Hertl Power Has Arrived for Sharks

Flashback to October 2013: San Jose Sharks rookie phenom Tomas Hertl put on a show against the New York Rangers by capping off his four-goal game with his viral between-the-legs goal.

Two months later Los Angeles Kings forward Dustin Brown landed a knee-on-knee hit on Hertl. This hit will always go down as one that altered a rising star’s career. Hertl was on track to hit 30 goals as a rookie and start his career high on confidence. Instead, he was sidelined for months as he recovered from knee surgery. He’s had several injury layoffs due to issues with that same knee ever since then. However, this season was the first he was able to play all the way through without looking like he was still nursing an ailment in that knee. He played full seasons in 2014-15 and 2015-16, but it always looked like he was holding back. It’s understandable when you go through a severe knee injury as he went through.

Tomas Hertl Sharks
San Jose Sharks center Tomas Hertl (Stan Szeto-USA TODAY Sports)

Fast forward to May 2018: Hertl has been the most dominant player on the ice for the Sharks since the start of the playoffs. He has 9 points in 9 games with two game-winning goals. He’s fifth in the NHL for faceoff wins and winning 58.8% of his draws. He’s using his size, making plays, and frustrating defensemen. All of this combined is showing that Hertl is a unique player who is capable of highlight reel plays but doesn’t need to take those risks constantly. He has been relying on lower risk, but effective plays with the puck which is more frustrating to the opposition than getting dangled a couple of times.

What Makes Hertl So Unique?

For starters, Hertl is a big boy. He’s 6’2” and 220 pounds which is up 22 pounds since the day he was selected 17th overall in June 2012. It took him some time to figure out just how big he is and now he is finally using that size. Size is only useful if you have the talent and hockey IQ to go along with it. He’s always had those, and now he has combined them all.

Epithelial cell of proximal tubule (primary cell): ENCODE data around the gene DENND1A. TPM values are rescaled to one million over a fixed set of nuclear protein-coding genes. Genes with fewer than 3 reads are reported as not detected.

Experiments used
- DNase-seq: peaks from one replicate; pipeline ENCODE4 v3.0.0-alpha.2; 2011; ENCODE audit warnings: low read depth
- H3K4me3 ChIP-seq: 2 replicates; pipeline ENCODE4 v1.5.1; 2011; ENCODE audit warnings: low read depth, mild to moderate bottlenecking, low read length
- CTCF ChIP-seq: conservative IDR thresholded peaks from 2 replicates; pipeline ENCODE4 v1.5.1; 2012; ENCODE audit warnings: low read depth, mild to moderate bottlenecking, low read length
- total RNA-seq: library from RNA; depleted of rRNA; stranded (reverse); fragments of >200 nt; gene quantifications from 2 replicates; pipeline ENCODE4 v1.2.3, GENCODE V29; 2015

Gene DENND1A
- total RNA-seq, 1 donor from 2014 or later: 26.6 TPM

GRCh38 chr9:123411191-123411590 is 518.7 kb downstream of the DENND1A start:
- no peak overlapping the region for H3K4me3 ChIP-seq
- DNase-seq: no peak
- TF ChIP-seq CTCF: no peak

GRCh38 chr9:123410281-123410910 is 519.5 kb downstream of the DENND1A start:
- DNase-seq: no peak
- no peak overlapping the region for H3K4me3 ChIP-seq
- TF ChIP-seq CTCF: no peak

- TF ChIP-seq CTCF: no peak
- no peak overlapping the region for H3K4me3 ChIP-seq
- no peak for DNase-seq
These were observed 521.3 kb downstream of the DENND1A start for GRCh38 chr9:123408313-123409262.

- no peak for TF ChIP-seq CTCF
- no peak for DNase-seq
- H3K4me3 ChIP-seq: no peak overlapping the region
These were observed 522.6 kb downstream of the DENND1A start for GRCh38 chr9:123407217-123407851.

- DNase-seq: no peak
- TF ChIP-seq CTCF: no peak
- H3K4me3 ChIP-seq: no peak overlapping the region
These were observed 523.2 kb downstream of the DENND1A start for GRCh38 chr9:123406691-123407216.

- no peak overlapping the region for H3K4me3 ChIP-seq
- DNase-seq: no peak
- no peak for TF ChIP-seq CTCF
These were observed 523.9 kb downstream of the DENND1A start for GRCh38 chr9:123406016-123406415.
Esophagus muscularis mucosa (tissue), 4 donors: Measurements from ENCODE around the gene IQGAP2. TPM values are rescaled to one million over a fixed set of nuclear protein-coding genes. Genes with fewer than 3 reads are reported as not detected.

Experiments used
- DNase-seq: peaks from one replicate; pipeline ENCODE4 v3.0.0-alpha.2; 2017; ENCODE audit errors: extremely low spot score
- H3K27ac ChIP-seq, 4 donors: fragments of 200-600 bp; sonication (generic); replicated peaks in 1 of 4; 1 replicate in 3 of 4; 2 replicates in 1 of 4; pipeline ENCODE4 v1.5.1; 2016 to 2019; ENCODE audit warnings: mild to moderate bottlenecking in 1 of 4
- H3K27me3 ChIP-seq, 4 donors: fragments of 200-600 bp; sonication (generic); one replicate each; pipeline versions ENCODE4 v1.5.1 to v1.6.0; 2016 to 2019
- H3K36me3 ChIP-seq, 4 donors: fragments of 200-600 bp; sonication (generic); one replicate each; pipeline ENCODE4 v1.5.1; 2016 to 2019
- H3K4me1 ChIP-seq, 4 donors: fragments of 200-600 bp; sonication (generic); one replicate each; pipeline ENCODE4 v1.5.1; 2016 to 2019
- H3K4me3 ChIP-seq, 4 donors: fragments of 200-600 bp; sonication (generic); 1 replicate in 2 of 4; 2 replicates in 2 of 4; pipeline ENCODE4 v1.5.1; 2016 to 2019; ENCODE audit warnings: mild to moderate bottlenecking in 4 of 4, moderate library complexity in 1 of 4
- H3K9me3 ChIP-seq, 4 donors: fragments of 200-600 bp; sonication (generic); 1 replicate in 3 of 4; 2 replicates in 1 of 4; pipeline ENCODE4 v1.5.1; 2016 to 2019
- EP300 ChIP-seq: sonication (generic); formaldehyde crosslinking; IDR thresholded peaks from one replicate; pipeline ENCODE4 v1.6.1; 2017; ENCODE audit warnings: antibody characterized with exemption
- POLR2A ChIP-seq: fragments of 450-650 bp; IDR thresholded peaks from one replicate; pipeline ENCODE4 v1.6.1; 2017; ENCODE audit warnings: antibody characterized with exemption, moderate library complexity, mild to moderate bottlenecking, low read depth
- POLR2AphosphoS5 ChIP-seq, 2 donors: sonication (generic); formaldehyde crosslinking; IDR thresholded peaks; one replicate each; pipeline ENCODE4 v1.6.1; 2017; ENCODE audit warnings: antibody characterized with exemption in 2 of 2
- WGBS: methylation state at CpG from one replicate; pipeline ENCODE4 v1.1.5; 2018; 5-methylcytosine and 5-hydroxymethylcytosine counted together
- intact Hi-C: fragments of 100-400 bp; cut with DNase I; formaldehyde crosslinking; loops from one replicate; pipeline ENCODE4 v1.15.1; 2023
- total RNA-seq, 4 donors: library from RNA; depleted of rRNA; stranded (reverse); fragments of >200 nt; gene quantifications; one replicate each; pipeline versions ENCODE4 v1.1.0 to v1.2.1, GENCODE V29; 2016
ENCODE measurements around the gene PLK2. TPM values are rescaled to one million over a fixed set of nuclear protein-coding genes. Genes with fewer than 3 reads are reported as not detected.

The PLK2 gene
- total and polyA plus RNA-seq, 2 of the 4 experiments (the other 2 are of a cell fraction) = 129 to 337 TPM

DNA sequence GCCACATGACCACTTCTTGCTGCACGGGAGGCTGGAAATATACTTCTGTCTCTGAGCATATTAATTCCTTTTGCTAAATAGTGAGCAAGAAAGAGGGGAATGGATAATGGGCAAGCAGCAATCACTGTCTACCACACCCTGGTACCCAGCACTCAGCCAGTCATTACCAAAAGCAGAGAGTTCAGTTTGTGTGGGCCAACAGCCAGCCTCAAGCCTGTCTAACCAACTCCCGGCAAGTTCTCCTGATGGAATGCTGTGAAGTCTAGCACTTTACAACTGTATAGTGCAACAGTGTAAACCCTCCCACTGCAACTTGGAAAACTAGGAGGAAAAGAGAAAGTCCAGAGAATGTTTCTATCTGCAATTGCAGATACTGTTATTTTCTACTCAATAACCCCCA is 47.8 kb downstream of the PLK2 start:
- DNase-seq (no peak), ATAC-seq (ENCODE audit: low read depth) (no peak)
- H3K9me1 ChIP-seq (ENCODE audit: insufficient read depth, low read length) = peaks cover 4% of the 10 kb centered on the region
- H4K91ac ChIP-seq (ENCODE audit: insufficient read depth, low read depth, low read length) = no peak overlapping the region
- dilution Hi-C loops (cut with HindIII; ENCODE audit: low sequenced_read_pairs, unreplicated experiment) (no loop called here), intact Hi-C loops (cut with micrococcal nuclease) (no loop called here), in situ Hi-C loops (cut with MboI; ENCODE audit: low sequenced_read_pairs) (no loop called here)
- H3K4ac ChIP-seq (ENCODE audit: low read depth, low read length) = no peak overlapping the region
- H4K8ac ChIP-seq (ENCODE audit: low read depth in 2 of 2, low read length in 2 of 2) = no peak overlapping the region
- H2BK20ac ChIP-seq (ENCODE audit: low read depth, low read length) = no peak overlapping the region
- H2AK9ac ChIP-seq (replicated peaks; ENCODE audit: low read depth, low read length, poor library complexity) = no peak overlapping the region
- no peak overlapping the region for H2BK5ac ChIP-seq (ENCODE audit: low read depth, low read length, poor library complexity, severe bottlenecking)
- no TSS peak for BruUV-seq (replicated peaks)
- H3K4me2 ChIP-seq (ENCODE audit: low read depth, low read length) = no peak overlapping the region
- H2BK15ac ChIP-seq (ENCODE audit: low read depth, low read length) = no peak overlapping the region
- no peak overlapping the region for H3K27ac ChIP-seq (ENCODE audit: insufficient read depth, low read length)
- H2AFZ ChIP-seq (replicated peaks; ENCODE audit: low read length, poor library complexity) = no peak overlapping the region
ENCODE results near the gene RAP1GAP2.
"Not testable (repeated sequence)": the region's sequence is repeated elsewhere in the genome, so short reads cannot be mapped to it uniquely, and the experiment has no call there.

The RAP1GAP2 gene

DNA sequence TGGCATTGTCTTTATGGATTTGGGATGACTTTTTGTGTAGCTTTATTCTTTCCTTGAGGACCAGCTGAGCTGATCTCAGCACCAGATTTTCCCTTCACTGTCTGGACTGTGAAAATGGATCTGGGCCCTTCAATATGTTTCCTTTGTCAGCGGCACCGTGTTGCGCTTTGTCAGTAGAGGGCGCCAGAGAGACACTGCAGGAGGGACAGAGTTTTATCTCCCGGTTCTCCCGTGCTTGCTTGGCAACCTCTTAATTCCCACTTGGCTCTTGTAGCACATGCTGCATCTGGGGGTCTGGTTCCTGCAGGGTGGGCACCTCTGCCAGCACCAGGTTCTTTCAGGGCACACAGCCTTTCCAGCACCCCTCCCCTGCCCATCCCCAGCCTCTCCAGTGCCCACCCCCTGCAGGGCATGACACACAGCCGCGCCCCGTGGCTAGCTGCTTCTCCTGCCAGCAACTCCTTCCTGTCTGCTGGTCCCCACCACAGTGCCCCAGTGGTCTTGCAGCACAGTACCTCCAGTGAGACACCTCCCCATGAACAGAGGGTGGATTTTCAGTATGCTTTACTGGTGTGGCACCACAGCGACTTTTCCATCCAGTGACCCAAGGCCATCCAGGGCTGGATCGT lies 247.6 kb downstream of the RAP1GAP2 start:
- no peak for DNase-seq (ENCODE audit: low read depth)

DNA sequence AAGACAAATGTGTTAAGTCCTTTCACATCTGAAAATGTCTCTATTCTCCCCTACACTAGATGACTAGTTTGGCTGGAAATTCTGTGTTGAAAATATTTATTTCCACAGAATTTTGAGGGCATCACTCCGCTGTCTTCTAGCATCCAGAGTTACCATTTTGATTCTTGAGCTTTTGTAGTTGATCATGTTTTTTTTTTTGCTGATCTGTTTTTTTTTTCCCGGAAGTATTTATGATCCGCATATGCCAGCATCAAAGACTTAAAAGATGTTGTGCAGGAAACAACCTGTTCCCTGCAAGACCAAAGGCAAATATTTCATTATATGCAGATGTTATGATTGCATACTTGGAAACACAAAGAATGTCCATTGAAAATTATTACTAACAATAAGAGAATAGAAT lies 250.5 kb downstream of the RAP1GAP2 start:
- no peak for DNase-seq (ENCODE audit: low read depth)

Every game you watch the Sharks you will see Hertl take the puck down the boards and execute his stutter-step hip pivot move. It’s not a move that other players can perform like he can, and no matter how many times he does it, defenders seem to get turned sideways every time. Even if they know it is coming, they can’t play the body because he’s bigger than most of the defenseman. Hertl gets the defender’s hips turned in the opposite direction, so they are instantly a step or two behind when they attempt to recover. Hertl creates constant scoring chances off of variations of this move. He can create space for a lane to the net or draw a second defender which creates an easy pass to his open teammate. This single move is Hertl’s bread and butter.

Hertl grew up idolizing fellow Czech, Jaromir Jagr who was an expert at puck protection plays like this. Jagr has even gone on record saying he sees similarities between his game and Hertl’s. Hertl has also had the privilege of playing with Joe Thornton for the past five years. He has surely learned a thing or two about how to protect the puck while watching Thornton. Unlike Thornton who is in the later parts of his career, Hertl has more juice in his legs and combines puck protection excellence with quick feet.

Hertl also has the ability to dangle a defenseman off the rush and finish at high speed. A lot of players only have one dimension to their offensive side of the game. They are either great off the rush or great off the cycle. Hertl can do both, and this makes him extremely dangerous for teams to gameplan for him. His teammate and two-time Olympic Gold Medalist, Marc-Edouard Vlasic, said “it’s really hard. I do it in practice every day and it’s hard to knock [Hertl] off the puck. When he’s feeling it, I don’t think many guys can stop him.”

Tomas Hertl
Tomas Hertl of the San Jose Sharks checks his stick for imperfections (Anne-Marie Sorvin-USA TODAY Sports).

It’s not every day that a player gets high praise like that from Vlasic, who is arguably the best defensive defenseman in the NHL. Vlasic is used to defending the best player on every team each night so he knows what it’s like to have his hands full.

Sky is the Limit for Tomas Hertl

Hertl has shown he can easily pot 20 goals in a season but the potential for more offense is there. Now that the injuries and confidence issues are behind him, he can build off of this season to take a step towards being one of the best power forwards in the NHL. He makes players around him better and on any given night he could be the guy scoring the goals or setting up his teammates.

It is not out of reach for Tomas Hertl to become a 70-80 point player if he can stay healthy. For now, Hertl is focused on doing whatever it takes to win the first Stanley Cup in San Jose history.